It is confusing to fall asleep in the daytime and wake up at night
Chronic fatigue and napping.

the princess saves herself in this one – amanda lovelace

This poem reminded me of the main reasons I started Alphabet Brains: To get brain injury survivors voices out there and raise awareness.

One way of doing this? Survivor Stories.

Read Survivor Stories:

Submit your own Survivor Story:

Do you have any books that speak to you on a brain injury level? I’d love to hear about them. Let me know in the comment section below or on the facebook pagetwitter or instagram.

5 thoughts on “Reading after a brain injury

  1. Hi, I am still struggling with reading books, I was an avid reader before the brain surgery. I could easily get through a novel in a couple of days. When I came round from surgery I found my senses so heightened that I couldn’t focus on words at all. I had problems with my speech and word finding, so information processing especially in written form was a no for me. Any background noise, light or movement I couldn’t focus to read at all.
    It was the queens 90th birthday when I had surgery, so her celebration photos where in magazines, I loved to look at the photos of her and the royal family. I couldn’t read so I focused on the faces and got a lot of comfort from that. As I started to get better and came home, the first book I read was about the queens childhood and history of the royal family, the little princesses. It was simple and an interesting read. I found a new passion, it took me 3 months to finish it.
    1 year on from surgery, I still can’t read for more than 30 minutes at a time, it’s exhausting. I am better suited to short articles and stories with pictures, rather than novels. Maybe in time I will improve?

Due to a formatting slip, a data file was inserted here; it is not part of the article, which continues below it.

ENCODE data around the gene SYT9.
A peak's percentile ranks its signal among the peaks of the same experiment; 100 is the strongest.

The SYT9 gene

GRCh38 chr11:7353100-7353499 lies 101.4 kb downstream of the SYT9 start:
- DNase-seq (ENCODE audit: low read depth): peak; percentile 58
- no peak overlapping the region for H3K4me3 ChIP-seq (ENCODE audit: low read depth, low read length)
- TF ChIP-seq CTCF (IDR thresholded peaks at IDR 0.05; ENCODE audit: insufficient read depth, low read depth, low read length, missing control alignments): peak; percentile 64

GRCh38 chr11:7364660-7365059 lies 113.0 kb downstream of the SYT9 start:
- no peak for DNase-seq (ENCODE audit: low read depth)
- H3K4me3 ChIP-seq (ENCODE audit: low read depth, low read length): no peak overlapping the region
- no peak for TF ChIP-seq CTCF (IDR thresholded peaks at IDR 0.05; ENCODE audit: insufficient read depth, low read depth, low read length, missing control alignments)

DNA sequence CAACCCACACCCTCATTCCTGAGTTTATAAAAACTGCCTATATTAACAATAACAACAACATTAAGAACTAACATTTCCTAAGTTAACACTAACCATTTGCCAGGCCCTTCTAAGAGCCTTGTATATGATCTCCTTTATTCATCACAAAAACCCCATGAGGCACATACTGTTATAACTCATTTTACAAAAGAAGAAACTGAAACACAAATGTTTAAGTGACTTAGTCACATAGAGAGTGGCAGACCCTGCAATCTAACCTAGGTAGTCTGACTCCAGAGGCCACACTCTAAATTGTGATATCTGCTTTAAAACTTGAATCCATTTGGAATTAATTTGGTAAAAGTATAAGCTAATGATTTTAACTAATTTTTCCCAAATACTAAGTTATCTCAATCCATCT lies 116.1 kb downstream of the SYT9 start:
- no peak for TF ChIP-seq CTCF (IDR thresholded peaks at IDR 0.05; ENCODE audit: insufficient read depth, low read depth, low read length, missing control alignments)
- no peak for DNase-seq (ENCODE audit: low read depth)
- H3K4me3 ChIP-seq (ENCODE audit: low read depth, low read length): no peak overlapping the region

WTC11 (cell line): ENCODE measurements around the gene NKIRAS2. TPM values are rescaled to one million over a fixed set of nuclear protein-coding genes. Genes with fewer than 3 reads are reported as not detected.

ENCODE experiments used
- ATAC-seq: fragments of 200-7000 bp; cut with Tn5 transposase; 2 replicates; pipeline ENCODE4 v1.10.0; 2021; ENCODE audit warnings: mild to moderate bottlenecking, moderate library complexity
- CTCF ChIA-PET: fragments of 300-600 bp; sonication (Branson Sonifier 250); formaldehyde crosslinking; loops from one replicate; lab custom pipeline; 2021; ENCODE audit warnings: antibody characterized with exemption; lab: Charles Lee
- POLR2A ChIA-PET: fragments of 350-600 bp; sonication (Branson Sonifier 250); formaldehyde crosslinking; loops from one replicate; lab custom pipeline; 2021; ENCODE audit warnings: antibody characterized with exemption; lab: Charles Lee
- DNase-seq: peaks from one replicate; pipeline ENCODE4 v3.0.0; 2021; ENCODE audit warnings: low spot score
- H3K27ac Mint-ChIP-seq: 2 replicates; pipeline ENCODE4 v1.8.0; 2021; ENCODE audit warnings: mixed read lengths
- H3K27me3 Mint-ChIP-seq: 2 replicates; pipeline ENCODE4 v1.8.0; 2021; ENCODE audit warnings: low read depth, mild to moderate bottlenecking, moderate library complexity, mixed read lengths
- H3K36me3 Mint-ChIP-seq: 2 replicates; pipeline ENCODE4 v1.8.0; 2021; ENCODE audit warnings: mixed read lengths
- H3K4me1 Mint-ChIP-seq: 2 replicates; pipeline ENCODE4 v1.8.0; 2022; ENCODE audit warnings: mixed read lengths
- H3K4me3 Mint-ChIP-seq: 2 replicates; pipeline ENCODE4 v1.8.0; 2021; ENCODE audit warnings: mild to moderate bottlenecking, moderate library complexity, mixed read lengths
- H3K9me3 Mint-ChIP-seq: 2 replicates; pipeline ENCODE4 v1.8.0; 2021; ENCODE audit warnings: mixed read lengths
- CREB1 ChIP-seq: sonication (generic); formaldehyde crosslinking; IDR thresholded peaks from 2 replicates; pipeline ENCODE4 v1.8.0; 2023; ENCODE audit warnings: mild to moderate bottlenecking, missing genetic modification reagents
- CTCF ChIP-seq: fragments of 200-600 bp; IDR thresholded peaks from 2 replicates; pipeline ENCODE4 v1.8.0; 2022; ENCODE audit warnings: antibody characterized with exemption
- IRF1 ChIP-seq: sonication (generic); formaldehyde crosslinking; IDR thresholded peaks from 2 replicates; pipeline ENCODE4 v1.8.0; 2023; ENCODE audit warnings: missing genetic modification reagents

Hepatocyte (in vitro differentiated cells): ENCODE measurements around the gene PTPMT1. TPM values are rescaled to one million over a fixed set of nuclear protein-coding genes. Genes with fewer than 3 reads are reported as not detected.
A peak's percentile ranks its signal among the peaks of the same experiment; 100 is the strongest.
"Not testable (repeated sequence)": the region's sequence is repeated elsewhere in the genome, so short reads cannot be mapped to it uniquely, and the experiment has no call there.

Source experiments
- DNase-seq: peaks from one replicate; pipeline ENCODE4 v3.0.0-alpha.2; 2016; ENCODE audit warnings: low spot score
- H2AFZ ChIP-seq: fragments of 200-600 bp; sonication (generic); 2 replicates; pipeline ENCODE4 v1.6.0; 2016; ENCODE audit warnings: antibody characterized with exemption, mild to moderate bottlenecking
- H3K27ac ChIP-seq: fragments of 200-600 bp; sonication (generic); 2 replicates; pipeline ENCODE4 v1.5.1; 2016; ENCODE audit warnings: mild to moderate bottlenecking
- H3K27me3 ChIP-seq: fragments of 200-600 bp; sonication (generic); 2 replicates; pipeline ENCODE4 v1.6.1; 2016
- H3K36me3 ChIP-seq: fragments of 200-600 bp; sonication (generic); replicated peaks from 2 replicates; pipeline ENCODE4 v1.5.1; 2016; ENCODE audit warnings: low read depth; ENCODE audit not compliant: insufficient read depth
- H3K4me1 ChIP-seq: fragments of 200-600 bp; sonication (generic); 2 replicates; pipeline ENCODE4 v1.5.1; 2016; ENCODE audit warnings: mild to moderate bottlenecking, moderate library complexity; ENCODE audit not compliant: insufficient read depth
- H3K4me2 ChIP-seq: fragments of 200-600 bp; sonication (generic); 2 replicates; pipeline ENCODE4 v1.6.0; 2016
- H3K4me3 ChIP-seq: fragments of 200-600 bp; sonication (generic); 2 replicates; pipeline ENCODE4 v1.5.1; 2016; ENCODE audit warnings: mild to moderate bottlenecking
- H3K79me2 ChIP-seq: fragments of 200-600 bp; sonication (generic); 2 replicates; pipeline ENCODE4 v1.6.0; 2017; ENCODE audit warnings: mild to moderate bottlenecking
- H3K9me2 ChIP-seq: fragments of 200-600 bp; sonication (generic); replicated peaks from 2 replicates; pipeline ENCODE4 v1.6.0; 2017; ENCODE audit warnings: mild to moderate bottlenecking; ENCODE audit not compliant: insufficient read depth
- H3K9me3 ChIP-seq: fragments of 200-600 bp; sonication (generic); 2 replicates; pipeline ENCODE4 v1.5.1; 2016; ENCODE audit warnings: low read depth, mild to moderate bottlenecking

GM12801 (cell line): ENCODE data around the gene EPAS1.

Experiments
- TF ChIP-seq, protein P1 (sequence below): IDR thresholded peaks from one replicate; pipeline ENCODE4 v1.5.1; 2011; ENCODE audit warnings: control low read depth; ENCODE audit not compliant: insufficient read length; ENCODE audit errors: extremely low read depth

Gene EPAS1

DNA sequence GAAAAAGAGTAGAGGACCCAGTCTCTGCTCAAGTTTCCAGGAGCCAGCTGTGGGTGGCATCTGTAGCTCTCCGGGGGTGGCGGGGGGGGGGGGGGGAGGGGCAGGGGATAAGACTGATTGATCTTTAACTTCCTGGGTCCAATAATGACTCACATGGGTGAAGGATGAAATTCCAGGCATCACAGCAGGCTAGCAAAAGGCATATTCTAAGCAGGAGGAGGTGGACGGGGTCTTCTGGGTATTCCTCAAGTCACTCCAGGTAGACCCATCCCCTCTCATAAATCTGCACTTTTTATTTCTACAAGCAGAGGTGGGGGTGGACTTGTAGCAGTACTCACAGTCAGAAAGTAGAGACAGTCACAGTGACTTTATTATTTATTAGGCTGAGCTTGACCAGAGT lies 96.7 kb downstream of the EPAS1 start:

But for now I enjoy my new love and interest in the royal family and how they serve our country. I even have wrote to the queen and told her what comfort I gained in that poorly time in hospital from her photos and she wrote back!

    1. Joanne,
      It’s exactly the same for me. Before my 3rd & fial brain injury in June 1016, I read 2-3 books per week, many magazine articles & links to sites on the internet. Now the books sit on my night table & my laptop goes unopened for days. It’s just too exhausting. I miss reading & my thirst for information the most

      1. Hi Julie, I have loads of books too, all waiting to be read, I used to be caught up in a novel and couldn’t put it down, but that desire has gone for now. I still have a go, does it matter that it takes months now instead of days? I’ve just started reading ‘ All over the place’ by Geraldine Deruiter, it’s chatty and short chapters, it’s grabbing my attention to a book for the first time since May 2016.
        I’ve been looking into neuro plasticity, how the brain can ‘rewire’ its self and find new pathways to relearn, so I am going to keep on with my short bursts of reading, hoping that it will improve. I crave information, but my brain can’t process it. Which is frustrating, it’s hard adapting to this slow pace. We have no choice but to plod along. 1 page a day can lead to 2, then before you know it a chapter is read. Plenty of brain rest needed though! Good luck